If you read John Conway and Richard Guy’s entertaining romp, *The Book of Numbers* [4], you will notice something odd on page 25. That is unless you are British, and then you probably will not notice anything at all. The curiosity is that they refer to *e*, the transcendental number 2.71828…, as “Napier’s constant.” Some might ask, Didn’t Euler discover *e*? In fact isn’t the “*e*” for Euler? Well, in truth, the answers to these questions are “not exactly” and “no.” That, like any other good mathematics problem, leads us to two new questions: “How much credit should Euler get for the discovery of *e*?” and “What role did Napier play in the discovery of Euler’s number?”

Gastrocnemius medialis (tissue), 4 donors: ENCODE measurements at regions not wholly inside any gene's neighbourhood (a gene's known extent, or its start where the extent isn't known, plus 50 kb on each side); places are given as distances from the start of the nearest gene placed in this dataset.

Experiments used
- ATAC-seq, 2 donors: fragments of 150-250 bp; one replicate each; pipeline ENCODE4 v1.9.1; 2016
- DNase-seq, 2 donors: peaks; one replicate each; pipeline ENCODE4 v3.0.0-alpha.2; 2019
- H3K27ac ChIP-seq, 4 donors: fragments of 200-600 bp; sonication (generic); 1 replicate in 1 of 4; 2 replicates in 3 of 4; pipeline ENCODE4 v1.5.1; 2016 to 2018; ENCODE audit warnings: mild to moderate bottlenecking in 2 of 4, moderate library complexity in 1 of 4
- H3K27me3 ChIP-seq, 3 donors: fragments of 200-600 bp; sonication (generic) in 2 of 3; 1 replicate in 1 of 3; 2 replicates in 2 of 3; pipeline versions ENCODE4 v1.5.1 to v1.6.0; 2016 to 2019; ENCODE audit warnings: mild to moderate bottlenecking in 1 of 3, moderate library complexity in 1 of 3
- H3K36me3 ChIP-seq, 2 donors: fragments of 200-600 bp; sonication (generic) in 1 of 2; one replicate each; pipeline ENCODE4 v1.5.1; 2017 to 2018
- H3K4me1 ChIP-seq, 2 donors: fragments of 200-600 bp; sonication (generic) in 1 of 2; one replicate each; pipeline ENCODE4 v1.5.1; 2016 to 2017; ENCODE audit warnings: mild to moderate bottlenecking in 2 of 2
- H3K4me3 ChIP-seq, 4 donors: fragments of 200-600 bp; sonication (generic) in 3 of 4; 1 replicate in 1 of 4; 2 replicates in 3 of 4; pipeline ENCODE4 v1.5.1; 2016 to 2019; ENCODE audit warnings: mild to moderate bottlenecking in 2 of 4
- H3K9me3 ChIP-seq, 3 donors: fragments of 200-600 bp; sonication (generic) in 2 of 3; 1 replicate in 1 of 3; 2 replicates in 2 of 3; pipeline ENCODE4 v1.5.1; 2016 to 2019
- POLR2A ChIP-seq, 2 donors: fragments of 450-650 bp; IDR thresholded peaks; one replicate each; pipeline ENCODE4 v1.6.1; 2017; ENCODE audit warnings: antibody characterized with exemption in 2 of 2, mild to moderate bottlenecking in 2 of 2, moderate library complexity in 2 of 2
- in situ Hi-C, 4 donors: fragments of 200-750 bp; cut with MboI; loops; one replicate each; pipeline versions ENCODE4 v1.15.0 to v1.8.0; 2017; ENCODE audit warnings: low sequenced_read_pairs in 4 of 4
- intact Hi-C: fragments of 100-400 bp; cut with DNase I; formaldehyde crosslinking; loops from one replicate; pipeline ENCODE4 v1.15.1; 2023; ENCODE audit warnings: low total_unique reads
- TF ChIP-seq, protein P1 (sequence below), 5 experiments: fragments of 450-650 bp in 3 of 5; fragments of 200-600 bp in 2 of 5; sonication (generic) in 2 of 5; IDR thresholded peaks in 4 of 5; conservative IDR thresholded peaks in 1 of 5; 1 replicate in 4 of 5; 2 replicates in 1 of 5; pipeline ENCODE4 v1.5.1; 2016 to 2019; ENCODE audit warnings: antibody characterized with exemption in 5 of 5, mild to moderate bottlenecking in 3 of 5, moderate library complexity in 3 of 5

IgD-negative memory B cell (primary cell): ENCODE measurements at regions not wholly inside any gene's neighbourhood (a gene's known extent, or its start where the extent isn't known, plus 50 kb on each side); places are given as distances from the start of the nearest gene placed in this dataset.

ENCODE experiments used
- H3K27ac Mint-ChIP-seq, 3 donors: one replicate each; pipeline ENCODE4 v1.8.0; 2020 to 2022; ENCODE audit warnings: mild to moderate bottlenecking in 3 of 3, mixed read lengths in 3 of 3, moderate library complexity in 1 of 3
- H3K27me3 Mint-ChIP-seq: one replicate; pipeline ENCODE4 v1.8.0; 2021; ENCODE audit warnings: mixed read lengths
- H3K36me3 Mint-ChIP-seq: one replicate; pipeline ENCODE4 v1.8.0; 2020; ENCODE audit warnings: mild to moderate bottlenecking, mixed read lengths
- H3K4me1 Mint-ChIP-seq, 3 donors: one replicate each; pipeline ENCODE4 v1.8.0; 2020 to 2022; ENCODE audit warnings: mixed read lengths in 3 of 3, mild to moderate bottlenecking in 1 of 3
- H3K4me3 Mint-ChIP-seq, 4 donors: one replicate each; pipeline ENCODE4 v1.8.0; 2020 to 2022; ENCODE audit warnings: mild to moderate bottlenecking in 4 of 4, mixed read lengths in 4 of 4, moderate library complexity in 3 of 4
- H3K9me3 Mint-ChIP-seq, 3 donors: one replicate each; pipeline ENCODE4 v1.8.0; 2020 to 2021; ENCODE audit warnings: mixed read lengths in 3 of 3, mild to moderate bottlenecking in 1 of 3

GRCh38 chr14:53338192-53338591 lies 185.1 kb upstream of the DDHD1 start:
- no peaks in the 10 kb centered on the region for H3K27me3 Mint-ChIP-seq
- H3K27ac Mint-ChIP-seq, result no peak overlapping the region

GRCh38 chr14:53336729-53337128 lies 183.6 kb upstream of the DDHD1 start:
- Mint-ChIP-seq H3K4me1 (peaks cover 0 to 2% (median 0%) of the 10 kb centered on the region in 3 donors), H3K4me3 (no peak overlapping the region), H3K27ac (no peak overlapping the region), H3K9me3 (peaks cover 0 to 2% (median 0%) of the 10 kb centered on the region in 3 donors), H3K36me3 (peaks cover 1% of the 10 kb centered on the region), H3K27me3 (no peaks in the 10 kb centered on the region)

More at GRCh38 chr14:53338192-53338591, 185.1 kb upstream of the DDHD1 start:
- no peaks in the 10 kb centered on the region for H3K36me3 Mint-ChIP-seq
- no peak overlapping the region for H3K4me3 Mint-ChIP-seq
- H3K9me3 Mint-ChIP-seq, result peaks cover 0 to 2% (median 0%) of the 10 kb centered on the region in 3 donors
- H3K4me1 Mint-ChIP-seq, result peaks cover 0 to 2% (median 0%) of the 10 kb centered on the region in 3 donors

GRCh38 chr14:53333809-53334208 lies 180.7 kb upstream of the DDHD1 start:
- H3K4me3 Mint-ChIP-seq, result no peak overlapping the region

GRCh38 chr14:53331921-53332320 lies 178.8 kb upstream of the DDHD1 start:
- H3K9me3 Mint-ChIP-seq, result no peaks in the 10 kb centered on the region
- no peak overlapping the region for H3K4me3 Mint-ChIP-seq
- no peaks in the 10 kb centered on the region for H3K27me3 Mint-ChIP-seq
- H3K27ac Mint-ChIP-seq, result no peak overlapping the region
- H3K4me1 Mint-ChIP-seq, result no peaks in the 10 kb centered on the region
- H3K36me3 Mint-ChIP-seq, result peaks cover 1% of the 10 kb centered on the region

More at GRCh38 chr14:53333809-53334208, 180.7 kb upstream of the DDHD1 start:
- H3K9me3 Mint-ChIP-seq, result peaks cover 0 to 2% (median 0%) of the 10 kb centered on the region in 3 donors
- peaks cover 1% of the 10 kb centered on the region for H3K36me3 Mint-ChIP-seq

After π, *e* is probably the most well known mathematical constant. Everyone uses *e* to denote 2.718...; in fact, it is often referred to as Euler’s number. However, some people, notably the Brits, refer to it as Napier’s constant. How can something so universally known have two different names? Leonhard Euler is traditionally credited with naming this constant, and thus often assumed to be its discoverer. How and why mathematical objects get named after people, while others do not, is often a quirk of history. In our case, the story of *e* does not start with Euler; it actually ends with him. The trail back to the first appearance of what we call Euler’s number* *is filled with many interesting people and sidetracks along the way. Please join me on a light-hearted trip back through time to when *e* was young.